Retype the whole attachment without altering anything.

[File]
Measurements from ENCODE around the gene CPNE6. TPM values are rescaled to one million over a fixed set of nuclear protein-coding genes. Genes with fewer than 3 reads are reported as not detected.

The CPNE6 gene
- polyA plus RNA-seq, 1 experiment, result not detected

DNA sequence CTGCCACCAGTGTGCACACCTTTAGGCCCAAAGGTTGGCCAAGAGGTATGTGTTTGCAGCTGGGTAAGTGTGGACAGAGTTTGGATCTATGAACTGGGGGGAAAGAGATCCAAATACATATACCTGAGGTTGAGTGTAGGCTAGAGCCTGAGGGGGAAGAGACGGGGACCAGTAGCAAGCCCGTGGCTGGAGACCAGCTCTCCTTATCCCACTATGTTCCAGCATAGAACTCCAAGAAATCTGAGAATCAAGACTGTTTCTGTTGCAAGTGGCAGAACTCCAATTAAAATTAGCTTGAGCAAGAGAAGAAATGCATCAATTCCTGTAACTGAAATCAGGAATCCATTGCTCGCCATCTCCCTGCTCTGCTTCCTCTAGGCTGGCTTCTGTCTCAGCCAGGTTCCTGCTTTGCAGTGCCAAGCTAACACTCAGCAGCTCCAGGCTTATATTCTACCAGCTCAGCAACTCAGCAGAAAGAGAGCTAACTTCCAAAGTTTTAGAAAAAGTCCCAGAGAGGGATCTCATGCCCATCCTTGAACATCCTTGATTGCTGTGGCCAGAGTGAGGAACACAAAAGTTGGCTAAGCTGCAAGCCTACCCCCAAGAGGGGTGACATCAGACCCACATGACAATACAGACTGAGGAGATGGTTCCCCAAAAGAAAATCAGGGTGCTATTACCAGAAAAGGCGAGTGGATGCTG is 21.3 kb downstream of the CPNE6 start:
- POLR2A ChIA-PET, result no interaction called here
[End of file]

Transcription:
Measurements from ENCODE around the gene CPNE6. TPM values are rescaled to one million over a fixed set of nuclear protein-coding genes. Genes with fewer than 3 reads are reported as not detected.

The CPNE6 gene
- polyA plus RNA-seq, 1 experiment, result not detected

DNA sequence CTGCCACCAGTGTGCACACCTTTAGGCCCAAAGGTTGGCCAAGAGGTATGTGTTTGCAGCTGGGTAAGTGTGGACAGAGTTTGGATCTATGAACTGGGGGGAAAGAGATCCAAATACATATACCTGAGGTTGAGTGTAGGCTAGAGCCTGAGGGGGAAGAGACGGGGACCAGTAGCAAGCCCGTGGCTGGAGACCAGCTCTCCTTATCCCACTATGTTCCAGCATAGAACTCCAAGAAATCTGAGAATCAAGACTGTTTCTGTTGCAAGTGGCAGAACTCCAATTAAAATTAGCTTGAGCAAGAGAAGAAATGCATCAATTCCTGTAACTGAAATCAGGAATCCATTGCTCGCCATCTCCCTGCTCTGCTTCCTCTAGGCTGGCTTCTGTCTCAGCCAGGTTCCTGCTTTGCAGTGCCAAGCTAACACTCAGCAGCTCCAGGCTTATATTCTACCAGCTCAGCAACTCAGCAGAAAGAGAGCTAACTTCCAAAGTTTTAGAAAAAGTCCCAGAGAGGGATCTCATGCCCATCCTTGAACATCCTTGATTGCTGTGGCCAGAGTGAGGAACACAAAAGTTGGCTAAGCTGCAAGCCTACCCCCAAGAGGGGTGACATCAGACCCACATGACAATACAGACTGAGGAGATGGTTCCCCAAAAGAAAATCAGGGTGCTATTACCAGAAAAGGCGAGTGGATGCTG is 21.3 kb downstream of the CPNE6 start:
- POLR2A ChIA-PET, result no interaction called here